Too early to say if COVID will be an endemic disease in Fiji – Dr Fong


Fiji’s Ministry of Health permanent secretary Dr James Fong says the global expert consensus is that COVID-19 is likely to become an endemic disease, one which continues to circulate indefinitely.

However, he said it was too early to say if that would be the case in Fiji.

He said regardless, the strategy remained the same.

“We have to help people navigate the risks of the virus and protect its worst outcomes of severe disease and death until more of our population can be immunised against the virus,” Dr Fong said.

He said vaccinations provided a layer of protection that would allow for the gradual rollback of health restrictions, but some COVID-safe measures would become a way of life for all people to protect lives and livelihoods in Fiji and around the world.

“The sooner we make those important adjustments as a society, the safer we will all be over the long-term.

“We need to be able to move for essential purposes without moving the virus with us.

“We must protect lives and livelihoods and be able to operate our economy in well-managed COVID-safe ways.

“We all want life to look more familiar than it does today.”

Dr Fong said the health teams needed the people’s compliance and commitment to be vaccinated so that “tomorrow, we can reclaim the lives we knew”.

“Keep the faith. That future will come. The sooner we walk towards it together, the sooner it can arrive for all of us.”.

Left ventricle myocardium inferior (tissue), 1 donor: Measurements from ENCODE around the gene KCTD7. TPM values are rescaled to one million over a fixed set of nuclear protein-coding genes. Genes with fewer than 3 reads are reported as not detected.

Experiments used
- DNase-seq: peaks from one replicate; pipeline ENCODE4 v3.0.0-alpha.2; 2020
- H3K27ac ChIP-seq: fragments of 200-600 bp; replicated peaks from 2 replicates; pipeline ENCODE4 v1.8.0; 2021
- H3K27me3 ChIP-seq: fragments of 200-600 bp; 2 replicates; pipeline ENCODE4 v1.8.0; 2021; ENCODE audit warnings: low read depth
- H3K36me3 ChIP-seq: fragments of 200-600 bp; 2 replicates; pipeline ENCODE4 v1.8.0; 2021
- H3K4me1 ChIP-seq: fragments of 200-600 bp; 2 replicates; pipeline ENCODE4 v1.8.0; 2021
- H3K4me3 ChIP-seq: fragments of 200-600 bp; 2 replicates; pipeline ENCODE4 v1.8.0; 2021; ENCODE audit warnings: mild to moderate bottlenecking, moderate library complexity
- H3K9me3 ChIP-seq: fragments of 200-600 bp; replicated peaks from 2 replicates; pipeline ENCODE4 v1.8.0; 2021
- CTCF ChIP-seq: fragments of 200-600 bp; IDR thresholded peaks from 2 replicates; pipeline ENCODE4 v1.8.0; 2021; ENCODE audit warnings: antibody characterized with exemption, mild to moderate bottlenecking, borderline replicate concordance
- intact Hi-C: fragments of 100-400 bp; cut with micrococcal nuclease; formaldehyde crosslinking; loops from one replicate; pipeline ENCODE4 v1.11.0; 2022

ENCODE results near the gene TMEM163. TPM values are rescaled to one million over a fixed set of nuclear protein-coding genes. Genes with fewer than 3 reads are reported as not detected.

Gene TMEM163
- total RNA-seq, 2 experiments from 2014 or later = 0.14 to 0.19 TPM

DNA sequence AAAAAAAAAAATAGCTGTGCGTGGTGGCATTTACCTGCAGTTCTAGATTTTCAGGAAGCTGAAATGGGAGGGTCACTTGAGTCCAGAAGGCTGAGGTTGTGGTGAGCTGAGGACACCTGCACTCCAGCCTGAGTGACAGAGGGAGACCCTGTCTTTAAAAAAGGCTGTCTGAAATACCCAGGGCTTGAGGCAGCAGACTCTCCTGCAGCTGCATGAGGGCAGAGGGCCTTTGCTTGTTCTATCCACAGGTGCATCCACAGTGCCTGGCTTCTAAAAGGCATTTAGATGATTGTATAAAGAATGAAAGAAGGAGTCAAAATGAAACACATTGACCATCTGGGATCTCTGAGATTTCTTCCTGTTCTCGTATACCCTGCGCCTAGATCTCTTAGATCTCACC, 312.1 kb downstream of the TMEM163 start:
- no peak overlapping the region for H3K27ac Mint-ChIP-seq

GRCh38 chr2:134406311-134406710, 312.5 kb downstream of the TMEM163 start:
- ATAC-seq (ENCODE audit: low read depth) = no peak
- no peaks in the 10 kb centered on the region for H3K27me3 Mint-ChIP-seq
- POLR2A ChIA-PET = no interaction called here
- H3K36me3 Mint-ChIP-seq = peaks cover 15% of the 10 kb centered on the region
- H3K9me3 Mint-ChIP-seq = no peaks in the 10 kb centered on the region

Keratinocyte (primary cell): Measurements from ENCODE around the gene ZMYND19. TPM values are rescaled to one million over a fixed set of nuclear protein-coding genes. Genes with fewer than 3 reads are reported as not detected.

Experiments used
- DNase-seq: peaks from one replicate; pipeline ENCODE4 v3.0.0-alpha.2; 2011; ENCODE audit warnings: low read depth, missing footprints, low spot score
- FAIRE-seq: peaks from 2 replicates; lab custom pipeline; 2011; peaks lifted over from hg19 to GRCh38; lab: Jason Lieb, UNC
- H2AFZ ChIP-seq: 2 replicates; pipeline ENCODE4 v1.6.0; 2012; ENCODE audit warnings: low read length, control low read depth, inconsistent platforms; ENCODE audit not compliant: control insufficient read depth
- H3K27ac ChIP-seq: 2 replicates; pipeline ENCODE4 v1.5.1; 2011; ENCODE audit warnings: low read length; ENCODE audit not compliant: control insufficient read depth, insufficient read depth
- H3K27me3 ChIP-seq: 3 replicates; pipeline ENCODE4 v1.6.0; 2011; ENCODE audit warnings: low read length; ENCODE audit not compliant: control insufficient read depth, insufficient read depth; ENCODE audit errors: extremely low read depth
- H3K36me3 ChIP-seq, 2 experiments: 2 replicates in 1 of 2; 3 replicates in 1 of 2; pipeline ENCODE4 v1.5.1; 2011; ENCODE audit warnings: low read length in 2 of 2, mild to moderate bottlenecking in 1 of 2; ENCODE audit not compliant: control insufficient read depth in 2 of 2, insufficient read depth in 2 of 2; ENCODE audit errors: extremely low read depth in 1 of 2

Meanwhile, Specialist Anesthetist and Australian Medical Assistance Team (AUSMAT) member Dr Brian Spain said they are ready to help Fiji.

“We are here to work, we are ready to work seven days a week, long hours to do everything to help Fijians in the COVID-19 battle.

The team is currently on a ten days quarantine and will be transferred to Suva when their quarantine period ends next week.

Dr Brian said the team’s focus has been placed on strengthening the Infection Prevention Control in our healthcare facilities and also work on restoring services at the Colonial War Memorial Hospital.

“Three of our team members have particular expertise with Infection Protection Control (IPC) one of them was running the quarantine centre in Darwin for the last seven months,” Dr Brian said.

“We have a lot of practical expertise in areas that have worked for us and we are keen to focus on Infection Protection Control in particular in supporting the staff at CWM on how we can work with them and the Ministry Of Health to restore functions at the Hospital,” he said.

“We will also work with them to strengthen the Infection Prevention Control in other health centres across the whole country.”

Dr Brian said they would also work with the Fiji Emergency Medical Assistance Team should they need support.

“One of the members of the team from New Zealand is an expert in the area of public health and we are developing some support on epidemiology so we will be working alongside the officials here in Fiji in supporting the health care system.”

He said the team had been impressed with the way Fijian medical personnel had been working in their response to the emerging cases.

“We want to work in partnership with the Fijian health team who have already done a great job trying to control the COVID pandemic.

“We know that it is very difficult to control and it needs multiple approaches to be able to combat to support the health system here.

“We have met with Dr Fong and his team, we have met the World Health Organisation team, the collaborators of the command centre for COVID and we have future meetings with the laboratory people and the Fiji National University,” he said